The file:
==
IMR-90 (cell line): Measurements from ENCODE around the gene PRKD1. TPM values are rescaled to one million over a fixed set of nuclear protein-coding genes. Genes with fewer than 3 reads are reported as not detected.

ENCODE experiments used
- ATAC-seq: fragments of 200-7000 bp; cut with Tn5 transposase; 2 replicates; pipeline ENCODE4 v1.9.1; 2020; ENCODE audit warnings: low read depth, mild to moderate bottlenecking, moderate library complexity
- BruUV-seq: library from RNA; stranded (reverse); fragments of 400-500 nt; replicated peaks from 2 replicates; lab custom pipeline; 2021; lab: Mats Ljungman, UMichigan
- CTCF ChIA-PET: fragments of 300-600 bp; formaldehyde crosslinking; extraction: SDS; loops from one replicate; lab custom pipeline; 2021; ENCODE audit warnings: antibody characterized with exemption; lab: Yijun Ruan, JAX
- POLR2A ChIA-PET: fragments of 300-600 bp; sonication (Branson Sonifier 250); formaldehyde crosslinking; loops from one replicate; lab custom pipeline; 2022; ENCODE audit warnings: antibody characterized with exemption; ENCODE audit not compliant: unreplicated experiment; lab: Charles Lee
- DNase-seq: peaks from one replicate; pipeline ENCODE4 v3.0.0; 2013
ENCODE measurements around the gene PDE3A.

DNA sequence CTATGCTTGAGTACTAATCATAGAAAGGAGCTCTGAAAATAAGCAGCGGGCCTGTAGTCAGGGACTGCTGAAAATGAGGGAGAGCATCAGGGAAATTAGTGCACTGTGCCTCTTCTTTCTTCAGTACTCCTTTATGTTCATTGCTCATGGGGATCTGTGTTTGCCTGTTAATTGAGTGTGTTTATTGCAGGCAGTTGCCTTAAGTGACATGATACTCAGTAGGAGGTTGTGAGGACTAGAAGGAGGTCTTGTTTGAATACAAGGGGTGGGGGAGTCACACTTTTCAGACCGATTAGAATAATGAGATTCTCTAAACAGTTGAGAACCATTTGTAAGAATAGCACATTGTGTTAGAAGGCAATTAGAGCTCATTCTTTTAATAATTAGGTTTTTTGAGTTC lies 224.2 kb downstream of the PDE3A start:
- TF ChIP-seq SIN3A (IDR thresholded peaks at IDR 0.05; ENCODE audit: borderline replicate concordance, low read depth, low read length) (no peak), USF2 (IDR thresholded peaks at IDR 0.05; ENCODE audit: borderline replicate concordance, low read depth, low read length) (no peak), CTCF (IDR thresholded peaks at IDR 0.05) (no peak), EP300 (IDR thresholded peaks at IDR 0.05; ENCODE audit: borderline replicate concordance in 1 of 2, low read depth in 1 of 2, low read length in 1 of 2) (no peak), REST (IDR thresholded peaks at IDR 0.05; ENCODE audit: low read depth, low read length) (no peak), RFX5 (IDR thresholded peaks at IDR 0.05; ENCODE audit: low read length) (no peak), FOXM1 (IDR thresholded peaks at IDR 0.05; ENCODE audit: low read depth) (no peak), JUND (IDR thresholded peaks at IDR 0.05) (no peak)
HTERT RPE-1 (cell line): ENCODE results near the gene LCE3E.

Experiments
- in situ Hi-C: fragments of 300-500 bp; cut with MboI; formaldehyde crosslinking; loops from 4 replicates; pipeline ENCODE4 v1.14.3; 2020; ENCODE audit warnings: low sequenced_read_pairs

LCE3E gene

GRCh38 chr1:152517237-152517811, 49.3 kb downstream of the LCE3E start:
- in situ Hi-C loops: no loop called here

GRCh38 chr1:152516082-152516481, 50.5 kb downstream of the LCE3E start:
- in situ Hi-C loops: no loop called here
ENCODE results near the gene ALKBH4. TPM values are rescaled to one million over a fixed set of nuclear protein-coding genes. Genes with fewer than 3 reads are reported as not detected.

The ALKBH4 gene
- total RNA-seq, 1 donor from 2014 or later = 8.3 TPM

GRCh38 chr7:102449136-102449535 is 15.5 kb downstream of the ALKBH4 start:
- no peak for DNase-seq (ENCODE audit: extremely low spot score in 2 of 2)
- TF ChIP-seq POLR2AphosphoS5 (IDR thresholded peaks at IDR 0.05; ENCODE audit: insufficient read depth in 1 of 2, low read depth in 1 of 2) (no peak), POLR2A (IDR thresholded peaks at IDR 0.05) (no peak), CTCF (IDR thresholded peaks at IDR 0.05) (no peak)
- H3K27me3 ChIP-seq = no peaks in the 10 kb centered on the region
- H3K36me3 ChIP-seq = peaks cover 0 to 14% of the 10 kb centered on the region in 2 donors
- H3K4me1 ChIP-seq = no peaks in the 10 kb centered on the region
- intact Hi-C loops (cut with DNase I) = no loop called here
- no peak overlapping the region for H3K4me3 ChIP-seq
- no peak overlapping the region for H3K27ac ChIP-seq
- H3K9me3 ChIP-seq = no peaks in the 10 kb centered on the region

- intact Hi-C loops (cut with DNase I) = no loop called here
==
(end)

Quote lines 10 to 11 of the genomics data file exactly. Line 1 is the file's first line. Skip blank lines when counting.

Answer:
- TF ChIP-seq SIN3A (IDR thresholded peaks at IDR 0.05; ENCODE audit: borderline replicate concordance, low read depth, low read length) (no peak), USF2 (IDR thresholded peaks at IDR 0.05; ENCODE audit: borderline replicate concordance, low read depth, low read length) (no peak), CTCF (IDR thresholded peaks at IDR 0.05) (no peak), EP300 (IDR thresholded peaks at IDR 0.05; ENCODE audit: borderline replicate concordance in 1 of 2, low read depth in 1 of 2, low read length in 1 of 2) (no peak), REST (IDR thresholded peaks at IDR 0.05; ENCODE audit: low read depth, low read length) (no peak), RFX5 (IDR thresholded peaks at IDR 0.05; ENCODE audit: low read length) (no peak), FOXM1 (IDR thresholded peaks at IDR 0.05; ENCODE audit: low read depth) (no peak), JUND (IDR thresholded peaks at IDR 0.05) (no peak)
HTERT RPE-1 (cell line): ENCODE results near the gene LCE3E.